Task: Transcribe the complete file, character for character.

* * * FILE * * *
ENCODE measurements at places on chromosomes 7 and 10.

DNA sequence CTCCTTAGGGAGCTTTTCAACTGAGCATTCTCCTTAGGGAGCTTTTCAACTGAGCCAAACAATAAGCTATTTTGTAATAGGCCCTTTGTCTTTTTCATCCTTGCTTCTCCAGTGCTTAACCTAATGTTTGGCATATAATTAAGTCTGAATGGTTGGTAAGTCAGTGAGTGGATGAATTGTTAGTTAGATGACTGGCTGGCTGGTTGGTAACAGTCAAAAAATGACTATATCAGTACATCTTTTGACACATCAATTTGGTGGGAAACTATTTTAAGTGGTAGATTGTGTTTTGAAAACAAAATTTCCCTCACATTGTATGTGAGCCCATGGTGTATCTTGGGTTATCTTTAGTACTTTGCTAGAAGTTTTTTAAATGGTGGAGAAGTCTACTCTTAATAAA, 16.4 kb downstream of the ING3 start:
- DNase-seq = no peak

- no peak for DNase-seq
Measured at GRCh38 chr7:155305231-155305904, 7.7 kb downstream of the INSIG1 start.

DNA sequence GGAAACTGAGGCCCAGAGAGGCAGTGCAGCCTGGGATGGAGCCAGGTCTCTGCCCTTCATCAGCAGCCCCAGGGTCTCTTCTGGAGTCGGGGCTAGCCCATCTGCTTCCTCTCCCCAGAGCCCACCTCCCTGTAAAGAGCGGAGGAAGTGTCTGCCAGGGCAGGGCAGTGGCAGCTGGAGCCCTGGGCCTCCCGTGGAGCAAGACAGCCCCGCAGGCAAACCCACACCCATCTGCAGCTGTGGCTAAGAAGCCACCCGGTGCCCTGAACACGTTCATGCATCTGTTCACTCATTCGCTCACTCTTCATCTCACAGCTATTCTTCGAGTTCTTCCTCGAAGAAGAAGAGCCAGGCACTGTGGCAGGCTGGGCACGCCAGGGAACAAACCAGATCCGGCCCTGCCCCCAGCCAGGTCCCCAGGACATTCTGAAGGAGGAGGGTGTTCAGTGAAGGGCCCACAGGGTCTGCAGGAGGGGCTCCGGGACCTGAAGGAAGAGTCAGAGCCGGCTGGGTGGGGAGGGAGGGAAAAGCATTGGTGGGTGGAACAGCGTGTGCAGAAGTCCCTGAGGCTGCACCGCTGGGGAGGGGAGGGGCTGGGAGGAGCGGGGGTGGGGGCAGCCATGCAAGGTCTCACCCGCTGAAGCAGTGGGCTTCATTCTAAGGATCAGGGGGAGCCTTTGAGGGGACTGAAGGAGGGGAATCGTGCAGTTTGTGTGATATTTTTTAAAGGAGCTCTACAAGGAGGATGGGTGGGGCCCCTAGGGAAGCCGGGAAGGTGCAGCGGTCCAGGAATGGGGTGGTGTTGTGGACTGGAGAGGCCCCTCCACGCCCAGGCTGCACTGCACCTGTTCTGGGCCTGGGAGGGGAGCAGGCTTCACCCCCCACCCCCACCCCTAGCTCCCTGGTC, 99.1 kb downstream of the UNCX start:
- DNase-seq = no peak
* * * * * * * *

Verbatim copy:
ENCODE measurements at places on chromosomes 7 and 10.

DNA sequence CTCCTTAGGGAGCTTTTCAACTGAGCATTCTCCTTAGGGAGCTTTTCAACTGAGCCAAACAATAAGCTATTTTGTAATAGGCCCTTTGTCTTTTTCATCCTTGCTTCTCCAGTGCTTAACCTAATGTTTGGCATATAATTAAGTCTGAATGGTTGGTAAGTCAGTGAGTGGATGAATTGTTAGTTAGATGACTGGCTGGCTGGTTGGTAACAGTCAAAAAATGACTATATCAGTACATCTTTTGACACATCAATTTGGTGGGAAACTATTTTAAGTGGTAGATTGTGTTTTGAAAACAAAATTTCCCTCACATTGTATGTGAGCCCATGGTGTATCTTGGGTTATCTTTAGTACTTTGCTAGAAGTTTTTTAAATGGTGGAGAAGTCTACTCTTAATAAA, 16.4 kb downstream of the ING3 start:
- DNase-seq = no peak

- no peak for DNase-seq
Measured at GRCh38 chr7:155305231-155305904, 7.7 kb downstream of the INSIG1 start.

DNA sequence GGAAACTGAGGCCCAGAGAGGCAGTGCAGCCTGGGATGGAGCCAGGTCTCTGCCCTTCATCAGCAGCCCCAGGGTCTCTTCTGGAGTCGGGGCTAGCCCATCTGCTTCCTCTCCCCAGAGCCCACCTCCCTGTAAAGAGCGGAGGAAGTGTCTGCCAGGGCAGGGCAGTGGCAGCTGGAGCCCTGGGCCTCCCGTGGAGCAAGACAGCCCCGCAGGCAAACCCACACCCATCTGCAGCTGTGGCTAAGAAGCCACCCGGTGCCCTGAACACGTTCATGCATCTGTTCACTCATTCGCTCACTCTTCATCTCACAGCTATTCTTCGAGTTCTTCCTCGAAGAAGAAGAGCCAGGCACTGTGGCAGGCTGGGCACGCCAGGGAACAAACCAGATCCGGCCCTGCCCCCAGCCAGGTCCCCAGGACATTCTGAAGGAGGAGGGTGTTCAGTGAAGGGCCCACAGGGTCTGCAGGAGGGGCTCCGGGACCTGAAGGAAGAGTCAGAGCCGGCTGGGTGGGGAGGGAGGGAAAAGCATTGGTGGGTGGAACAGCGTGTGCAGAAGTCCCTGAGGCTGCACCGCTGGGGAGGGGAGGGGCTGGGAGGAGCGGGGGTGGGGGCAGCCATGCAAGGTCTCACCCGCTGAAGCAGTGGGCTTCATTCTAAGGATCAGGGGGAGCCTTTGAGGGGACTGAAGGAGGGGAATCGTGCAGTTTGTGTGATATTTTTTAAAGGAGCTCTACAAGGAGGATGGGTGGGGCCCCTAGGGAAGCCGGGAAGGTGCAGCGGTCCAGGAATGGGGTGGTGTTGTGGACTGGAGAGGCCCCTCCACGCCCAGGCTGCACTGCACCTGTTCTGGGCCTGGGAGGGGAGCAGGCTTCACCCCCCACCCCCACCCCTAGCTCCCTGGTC, 99.1 kb downstream of the UNCX start:
- DNase-seq = no peak